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SPJ leaders applaud chapter advocacy efforts

For Immediate Release:

Clint Brewer, President, (615) 301-9229

Beth King, Communications Manager, (317) 927-8000, ext. 211

INDIANAPOLIS –Leaders of the Society of Professional Journalists, the nation’s largest journalism advocacy organization, are pleased to recognize the Washington, D.C., and Maryland Professional chapters for their efforts to improve and protect journalism.

In October, leaders of the Washington, D.C., Professional chapter sent a letter to Washington, D.C., Mayor Adrian M. Fenty that asked him to reconsider a plan to purge city e-mails considered to be public documents under the District’s open records law. Chapter leaders voiced their concerns, noting that the six month time limit for retaining e-mails was unreasonable when ensuring critical information is not destroyed. After intense pressure from SPJ, civic groups and government officials, Fenty withdrew his executive order on Tuesday.

On Monday, leaders from the Maryland Professional chapter spoke out against a plan by the state’s judiciary to uphold a policy banning cameras in the courtroom during criminal proceedings. Maryland is one of 16 states to uphold the ban. Citing a need for equality, Chapter President Bryan P. Sears told the Annapolis Capital Gazette that allowing cameras in the courtroom would place broadcasters on even ground with print reporters. The chapter also wrote a letter to the judiciary in support of open courtrooms.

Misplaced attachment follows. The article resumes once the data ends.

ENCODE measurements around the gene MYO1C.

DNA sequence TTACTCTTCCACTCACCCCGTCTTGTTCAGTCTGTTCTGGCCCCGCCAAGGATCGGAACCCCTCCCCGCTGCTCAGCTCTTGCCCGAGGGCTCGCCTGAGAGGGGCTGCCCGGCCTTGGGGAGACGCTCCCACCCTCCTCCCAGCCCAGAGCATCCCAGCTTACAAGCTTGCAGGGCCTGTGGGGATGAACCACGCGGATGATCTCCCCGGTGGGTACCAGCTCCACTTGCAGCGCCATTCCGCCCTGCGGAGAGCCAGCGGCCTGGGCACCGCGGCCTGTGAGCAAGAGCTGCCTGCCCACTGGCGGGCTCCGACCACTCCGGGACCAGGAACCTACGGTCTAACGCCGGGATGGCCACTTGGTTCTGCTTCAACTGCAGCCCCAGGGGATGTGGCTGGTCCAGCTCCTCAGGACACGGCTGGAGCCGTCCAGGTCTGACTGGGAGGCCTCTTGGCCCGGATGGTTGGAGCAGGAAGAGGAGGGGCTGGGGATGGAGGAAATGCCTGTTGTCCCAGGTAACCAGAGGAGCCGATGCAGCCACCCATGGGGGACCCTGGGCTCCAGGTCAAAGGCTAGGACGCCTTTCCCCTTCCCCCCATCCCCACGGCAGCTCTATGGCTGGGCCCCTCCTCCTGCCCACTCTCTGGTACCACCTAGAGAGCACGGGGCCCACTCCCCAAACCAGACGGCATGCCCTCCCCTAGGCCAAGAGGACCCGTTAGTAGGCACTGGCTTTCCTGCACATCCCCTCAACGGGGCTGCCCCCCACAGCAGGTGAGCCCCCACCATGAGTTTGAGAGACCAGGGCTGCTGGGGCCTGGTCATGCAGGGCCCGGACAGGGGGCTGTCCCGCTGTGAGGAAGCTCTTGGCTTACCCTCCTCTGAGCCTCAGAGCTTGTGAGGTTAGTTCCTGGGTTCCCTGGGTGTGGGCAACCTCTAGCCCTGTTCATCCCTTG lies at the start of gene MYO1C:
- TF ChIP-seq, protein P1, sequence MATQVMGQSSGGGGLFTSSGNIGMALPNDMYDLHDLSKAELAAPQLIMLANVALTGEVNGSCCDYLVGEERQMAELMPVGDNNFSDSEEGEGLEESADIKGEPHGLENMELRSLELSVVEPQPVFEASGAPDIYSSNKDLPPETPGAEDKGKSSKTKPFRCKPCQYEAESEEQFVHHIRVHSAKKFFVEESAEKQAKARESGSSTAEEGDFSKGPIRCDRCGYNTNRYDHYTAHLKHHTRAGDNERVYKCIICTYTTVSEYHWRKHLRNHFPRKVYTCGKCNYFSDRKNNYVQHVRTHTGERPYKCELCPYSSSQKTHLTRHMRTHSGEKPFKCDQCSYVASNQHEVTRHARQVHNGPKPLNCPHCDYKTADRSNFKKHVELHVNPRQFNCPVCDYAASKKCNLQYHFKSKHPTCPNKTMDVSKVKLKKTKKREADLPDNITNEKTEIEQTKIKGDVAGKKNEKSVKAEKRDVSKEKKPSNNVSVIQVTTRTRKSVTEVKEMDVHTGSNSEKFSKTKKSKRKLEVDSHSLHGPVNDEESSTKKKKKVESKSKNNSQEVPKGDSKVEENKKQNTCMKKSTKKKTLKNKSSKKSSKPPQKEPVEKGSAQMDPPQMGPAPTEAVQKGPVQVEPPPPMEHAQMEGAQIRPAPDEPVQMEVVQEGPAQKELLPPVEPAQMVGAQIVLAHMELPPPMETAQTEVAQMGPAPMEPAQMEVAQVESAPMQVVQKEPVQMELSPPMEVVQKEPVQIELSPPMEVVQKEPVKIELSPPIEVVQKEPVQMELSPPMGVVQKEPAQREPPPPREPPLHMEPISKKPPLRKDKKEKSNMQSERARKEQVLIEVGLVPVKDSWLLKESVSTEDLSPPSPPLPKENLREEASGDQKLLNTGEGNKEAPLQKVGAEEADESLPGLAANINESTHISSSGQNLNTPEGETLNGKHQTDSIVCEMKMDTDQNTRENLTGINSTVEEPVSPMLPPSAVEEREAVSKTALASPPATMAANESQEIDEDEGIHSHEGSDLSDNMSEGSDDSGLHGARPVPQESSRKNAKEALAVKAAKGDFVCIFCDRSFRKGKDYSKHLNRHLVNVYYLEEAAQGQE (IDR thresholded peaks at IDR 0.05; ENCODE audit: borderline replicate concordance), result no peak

“Thanks in part to the quick action of leaders with the Washington D.C. Professional Chapter, the District of Columbia avoided making a terrible decision,” SPJ National President Clint Brewer said. “In addition, the Maryland Pro Chapter’s proactive efforts are a real service to journalists throughout the region. Both chapters’ efforts show their commitment to free press advocacy and the power of the SPJ local chapter system.”

For more information about SPJ’s advocacy work, please visit SPJ's News page. To join your journalism peers in improving and protecting journalism, visit SPJ's Membership page.

Founded in 1909 as Sigma Delta Chi, the Society of Professional Journalists promotes the free flow of information vital to a well-informed citizenry; works to inspire and educate the next generation of journalists; and protects First Amendment guarantees of freedom of speech and press. For further information about SPJ, please visit www.spj.org.


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